Wilmar and DBS ink Singapore’s first SORA-based loan for the agribusiness industry
DBS and Wilmar International Limited (Wilmar), Asia’s leading agribusiness group, have inked the agribusiness industry’s first corporate loan agreement pegged to the Singapore Overnight Rate Average (SORA). At the start of each interest period, Wilmar will also have the option to enter into a SORA interest rate swap (IRS) to give certainty of interest rates. This is the industry’s first SORA loan coupled with an IRS.
The SGD 200 million SORA-based loan and the IRS will be yet another milestone in the nation’s transition roadmap towards adopting SORA as the new interest rate benchmark for the Singapore Dollar cash and derivatives markets.
Given SORA’s growing importance as a key interest rate benchmark in SGD financial markets, it supports the Association of Banks in Singapore and the Singapore Foreign Exchange Market Committee (ABS-SFEMC)’s efforts to develop new SORA-based markets. It also complements the industry-led transition roadmap, set out by the Steering Committee for SOR Transition to SORA (SC-STS).
On 30 August 2019, ABS-SFEMC announced that the discontinuation of the London Interbank Offered Rate (LIBOR) would affect the sustainability of the SGD Swap Offer Rate (SOR) and held a public consultation on the use of SORA as the new interest rate benchmark to replace SOR. More recently, the Steering Committee for SOR Transition to SORA (SC-STS) published the response to feedback on 19 March 2020, together with a roadmap for the transition. SORA is a transaction-based interest rate benchmark underpinned by the SGD overnight interbank funding market and has been published by the Monetary Authority of Singapore since July 2005.
The SORA-based loan facility’s interest rate, which references SORA, comprises two components: (1) a compounded daily SORA rate calculated in arrears and (2) an applicable margin.
SORA is a backward-looking overnight rate as compared to forward-looking reference rates commonly used for loan facilities in Singapore, such as the SGD Swap Offer Rate (SOR) where the interest rate is determined at the start of the interest period. To determine the interest rate of a SORA-based loan facility, the daily SORA rates are compounded in arrears and the interest rate is determined by the end of the relevant interest period.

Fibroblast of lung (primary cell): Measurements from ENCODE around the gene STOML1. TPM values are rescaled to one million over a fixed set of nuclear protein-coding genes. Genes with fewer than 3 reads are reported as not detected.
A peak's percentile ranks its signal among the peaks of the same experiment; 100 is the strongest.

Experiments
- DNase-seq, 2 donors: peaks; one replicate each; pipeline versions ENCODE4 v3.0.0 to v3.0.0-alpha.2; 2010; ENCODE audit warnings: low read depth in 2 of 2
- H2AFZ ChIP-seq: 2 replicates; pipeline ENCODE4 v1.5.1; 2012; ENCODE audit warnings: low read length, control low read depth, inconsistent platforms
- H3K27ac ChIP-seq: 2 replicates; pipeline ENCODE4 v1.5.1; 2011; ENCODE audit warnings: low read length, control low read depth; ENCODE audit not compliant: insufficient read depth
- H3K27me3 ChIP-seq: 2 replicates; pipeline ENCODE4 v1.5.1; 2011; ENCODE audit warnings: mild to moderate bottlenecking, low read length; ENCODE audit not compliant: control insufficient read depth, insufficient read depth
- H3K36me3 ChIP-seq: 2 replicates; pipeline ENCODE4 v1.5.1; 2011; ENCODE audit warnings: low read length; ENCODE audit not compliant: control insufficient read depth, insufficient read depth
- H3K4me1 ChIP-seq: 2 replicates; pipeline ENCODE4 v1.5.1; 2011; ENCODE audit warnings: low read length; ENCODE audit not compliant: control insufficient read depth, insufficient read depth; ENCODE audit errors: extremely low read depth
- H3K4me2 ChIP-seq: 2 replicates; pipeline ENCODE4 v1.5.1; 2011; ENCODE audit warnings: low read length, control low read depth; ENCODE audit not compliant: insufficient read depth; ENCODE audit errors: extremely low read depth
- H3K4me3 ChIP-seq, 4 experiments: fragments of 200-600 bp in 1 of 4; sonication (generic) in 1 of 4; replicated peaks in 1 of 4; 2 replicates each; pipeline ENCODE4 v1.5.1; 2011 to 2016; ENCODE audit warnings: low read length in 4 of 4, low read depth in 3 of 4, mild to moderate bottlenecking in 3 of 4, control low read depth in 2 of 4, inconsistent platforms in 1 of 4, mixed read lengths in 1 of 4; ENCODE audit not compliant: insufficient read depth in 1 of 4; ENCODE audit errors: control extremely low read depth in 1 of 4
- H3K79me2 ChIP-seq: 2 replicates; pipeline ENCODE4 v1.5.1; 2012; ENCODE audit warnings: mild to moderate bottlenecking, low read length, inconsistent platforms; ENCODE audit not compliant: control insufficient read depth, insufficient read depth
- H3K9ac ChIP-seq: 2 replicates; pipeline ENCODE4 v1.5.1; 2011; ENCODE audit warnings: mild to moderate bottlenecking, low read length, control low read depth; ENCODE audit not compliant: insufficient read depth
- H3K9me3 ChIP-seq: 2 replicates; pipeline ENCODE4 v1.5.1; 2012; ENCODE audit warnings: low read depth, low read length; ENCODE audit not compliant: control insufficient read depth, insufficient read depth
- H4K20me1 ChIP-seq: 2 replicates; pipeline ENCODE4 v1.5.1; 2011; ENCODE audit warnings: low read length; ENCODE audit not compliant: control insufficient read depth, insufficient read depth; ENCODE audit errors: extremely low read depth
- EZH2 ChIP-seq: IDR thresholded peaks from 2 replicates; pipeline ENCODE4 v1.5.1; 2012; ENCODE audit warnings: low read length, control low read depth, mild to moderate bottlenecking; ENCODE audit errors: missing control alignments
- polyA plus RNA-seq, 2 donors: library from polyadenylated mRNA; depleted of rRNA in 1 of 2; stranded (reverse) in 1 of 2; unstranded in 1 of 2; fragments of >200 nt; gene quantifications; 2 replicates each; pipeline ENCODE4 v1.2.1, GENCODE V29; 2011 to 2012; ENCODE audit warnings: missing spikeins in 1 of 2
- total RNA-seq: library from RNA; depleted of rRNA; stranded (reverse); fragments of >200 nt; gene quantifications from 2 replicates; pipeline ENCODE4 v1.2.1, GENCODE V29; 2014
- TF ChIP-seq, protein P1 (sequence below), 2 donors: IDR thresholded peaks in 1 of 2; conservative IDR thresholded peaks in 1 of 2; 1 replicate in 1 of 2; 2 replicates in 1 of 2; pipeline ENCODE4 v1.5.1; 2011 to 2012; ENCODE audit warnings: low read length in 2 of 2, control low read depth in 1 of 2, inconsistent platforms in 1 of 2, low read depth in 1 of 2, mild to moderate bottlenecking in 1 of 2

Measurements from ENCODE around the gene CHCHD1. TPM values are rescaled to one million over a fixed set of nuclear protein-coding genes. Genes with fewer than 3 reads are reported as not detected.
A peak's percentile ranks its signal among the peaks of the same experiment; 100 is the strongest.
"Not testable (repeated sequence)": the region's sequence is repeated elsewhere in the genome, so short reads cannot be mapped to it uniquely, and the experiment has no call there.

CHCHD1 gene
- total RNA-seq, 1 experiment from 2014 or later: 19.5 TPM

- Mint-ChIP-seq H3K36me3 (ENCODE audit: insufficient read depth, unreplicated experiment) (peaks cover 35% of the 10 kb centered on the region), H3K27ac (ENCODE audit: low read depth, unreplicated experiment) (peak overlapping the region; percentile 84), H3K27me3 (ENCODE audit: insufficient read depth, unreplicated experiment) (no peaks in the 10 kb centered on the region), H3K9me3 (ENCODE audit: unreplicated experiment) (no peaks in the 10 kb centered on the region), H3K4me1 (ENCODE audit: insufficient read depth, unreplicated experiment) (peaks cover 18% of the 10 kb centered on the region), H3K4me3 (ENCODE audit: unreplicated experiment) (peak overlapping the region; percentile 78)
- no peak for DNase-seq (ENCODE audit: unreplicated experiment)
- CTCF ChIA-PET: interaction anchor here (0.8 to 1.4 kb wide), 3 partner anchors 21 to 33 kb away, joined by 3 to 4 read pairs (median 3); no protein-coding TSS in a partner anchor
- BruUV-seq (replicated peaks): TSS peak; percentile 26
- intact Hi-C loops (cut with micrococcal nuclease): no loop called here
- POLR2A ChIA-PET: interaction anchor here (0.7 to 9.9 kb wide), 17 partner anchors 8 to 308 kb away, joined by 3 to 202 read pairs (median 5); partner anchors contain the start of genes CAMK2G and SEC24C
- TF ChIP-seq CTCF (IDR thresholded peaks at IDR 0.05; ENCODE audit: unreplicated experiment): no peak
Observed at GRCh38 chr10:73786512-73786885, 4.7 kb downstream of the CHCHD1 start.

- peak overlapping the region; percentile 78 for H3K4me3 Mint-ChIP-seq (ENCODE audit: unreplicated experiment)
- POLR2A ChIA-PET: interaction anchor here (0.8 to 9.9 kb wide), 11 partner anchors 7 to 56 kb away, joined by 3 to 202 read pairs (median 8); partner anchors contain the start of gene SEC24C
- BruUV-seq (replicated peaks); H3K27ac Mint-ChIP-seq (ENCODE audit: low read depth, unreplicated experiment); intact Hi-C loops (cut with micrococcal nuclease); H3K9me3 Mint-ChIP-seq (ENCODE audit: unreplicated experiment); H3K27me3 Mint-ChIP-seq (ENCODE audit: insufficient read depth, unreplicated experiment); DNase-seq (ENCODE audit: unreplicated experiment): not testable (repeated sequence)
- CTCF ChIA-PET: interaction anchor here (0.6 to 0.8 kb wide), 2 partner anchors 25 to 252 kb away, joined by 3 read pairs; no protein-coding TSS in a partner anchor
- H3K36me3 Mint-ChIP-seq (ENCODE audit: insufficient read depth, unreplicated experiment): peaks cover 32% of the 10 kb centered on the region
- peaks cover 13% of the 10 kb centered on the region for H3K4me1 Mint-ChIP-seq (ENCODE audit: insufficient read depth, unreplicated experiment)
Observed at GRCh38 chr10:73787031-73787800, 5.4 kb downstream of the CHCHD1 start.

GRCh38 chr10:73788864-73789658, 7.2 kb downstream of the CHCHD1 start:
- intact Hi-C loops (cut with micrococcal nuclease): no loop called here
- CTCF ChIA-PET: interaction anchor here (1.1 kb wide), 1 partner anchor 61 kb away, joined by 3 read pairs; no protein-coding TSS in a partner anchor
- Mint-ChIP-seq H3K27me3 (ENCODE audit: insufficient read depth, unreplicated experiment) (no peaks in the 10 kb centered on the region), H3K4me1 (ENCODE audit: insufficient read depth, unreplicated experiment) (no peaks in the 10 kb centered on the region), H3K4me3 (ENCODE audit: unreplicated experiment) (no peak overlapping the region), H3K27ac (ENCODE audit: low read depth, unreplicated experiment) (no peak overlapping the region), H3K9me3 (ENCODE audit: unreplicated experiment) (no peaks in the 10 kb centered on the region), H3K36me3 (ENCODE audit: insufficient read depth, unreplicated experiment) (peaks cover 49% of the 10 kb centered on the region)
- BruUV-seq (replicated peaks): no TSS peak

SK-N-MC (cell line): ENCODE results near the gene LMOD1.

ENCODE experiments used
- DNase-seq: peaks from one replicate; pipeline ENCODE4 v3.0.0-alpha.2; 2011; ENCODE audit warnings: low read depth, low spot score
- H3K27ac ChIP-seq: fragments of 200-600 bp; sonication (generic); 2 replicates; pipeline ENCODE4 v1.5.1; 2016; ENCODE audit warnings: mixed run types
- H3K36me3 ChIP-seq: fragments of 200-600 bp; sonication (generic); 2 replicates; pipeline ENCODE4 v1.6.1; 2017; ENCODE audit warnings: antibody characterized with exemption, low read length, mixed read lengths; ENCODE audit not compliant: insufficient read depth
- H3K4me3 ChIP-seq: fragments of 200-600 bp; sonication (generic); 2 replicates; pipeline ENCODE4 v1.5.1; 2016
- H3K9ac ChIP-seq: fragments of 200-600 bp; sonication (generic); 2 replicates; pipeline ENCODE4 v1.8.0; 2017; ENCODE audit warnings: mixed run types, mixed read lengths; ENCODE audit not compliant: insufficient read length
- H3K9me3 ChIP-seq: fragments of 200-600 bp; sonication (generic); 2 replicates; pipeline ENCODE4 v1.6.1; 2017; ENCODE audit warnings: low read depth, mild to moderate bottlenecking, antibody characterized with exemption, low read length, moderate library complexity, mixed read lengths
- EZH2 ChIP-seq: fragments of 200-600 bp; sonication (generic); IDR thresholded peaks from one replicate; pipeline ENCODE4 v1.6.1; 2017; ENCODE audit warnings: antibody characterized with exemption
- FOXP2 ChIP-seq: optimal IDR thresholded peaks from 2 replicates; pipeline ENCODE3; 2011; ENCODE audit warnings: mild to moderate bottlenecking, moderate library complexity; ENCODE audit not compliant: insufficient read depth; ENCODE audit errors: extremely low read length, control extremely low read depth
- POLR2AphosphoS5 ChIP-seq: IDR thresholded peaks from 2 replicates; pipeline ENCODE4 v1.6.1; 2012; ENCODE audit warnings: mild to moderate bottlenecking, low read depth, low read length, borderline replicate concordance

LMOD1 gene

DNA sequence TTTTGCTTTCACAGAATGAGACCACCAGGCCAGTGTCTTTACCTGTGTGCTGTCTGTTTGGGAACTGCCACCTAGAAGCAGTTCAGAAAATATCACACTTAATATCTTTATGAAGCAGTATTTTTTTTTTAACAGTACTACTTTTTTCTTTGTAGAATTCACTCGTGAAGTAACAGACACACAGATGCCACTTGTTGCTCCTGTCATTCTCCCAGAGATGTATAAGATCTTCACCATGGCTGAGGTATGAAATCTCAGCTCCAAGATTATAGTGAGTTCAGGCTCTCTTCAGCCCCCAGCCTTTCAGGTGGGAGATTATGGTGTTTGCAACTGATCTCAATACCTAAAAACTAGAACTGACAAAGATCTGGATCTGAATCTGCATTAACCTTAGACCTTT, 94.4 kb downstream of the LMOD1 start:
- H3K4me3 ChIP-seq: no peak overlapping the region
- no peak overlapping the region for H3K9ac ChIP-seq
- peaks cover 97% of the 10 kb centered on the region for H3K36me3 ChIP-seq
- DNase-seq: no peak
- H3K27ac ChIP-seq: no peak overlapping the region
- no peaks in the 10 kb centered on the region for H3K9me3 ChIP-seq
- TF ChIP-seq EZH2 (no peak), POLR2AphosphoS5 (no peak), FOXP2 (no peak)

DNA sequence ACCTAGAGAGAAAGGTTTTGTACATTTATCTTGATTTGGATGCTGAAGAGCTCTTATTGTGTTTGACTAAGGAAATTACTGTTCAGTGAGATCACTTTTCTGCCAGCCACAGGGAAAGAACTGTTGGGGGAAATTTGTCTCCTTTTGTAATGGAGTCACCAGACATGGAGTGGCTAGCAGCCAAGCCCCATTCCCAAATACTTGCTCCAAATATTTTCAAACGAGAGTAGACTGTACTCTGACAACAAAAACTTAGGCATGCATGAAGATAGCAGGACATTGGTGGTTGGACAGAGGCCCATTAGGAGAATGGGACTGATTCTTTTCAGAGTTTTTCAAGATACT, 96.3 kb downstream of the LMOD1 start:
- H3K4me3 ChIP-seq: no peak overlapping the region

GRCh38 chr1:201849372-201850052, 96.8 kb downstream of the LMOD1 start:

Mr Charles Loo, Wilmar’s Chief Financial Officer, said that it is in Wilmar’s DNA to be entrepreneurial and innovative. “We are delighted to have partnered DBS to support Singapore’s transition to new benchmark interest rates with this new SORA facility. Wilmar’s SORA-based loan, a first for the agribusiness industry, will put us in good stead to ride the wave of interest rate reforms and drive better understanding and greater adoption of risk-free rates in general, which is more stable and robust.”
Ms Tan Su Shan, Group Head, Institutional Banking Group at DBS, said that the SORA-based loan builds momentum to facilitate the industry’s transition towards adopting SORA as a new interest rate benchmark in cash and derivatives markets.
“We are very pleased to have supported Wilmar, a long-standing client, in leading the market in the transition to SORA. Forward-looking companies like Wilmar are positioning themselves for the future by tapping SORA financing early. This means that they will have a greater understanding of how SORA works and will be at the forefront of innovative SORA-based financing solutions as market adoption increases. We’re honoured to be able to partner large conglomerates like Wilmar to transition to a new interest rate environment which will be more robust as SORA is underpinned by a deep and liquid overnight interbank funding market.”
Mr Andrew Ng, Group Head, Treasury & Markets at DBS said that the SORA IRS demonstrates DBS’ commitment to increase liquidity in SORA-derivatives. This will allow clients like Wilmar to continue to hedge their loan exposures and facilitate a smoother transition into the new benchmark.
Earlier this year, DBS was the first financial institution in Singapore to successfully price the issue of a SORA-referenced floating rate note.
How the 3-month Compounded SORA package works
MAS publishes SORA for a given business day in Singapore by 9.00am on the next business day in Singapore. Alongside SORA, the Compounded SORA rates for the 1-month, 3-month and 6-month tenors are also published.
The OCBC 3-month Compounded SORA Package will reference the 3-month Compounded SORA rate, published by MAS, to compute the monthly loan instalment. The rate will be updated every month instead of every three months as is the case for the 3-month SIBOR-based home loan.
The first applicable 3-month Compounded SORA rate will be the one published by MAS on the date that the bank disburses the loan, and will apply for a period of one month. If the 3-month Compounded SORA is less than zero, zero will be applied.
For each subsequent 1-month period, the applicable 3-month Compounded SORA will be the rate published by MAS on the first day of the 1-month period (rate review date) and will apply for such subsequent 1-month period.
This provides certainty to the customer as the customer will be notified at the start of the month of the applicable interest rate and instalment amount that will be charged at the end of the month. This arrangement helps the customer better plan his or her finances.
The 3-month Compounded SORA rate applicable on a Saturday, Sunday and Public Holiday would be the last published 3-month Compounded SORA rate. For example, if the rate review date falls on a weekend, the 3-month Compounded SORA rate applied for the next 1-month period would be the 3-month Compounded SORA rate published on the working Friday of that week.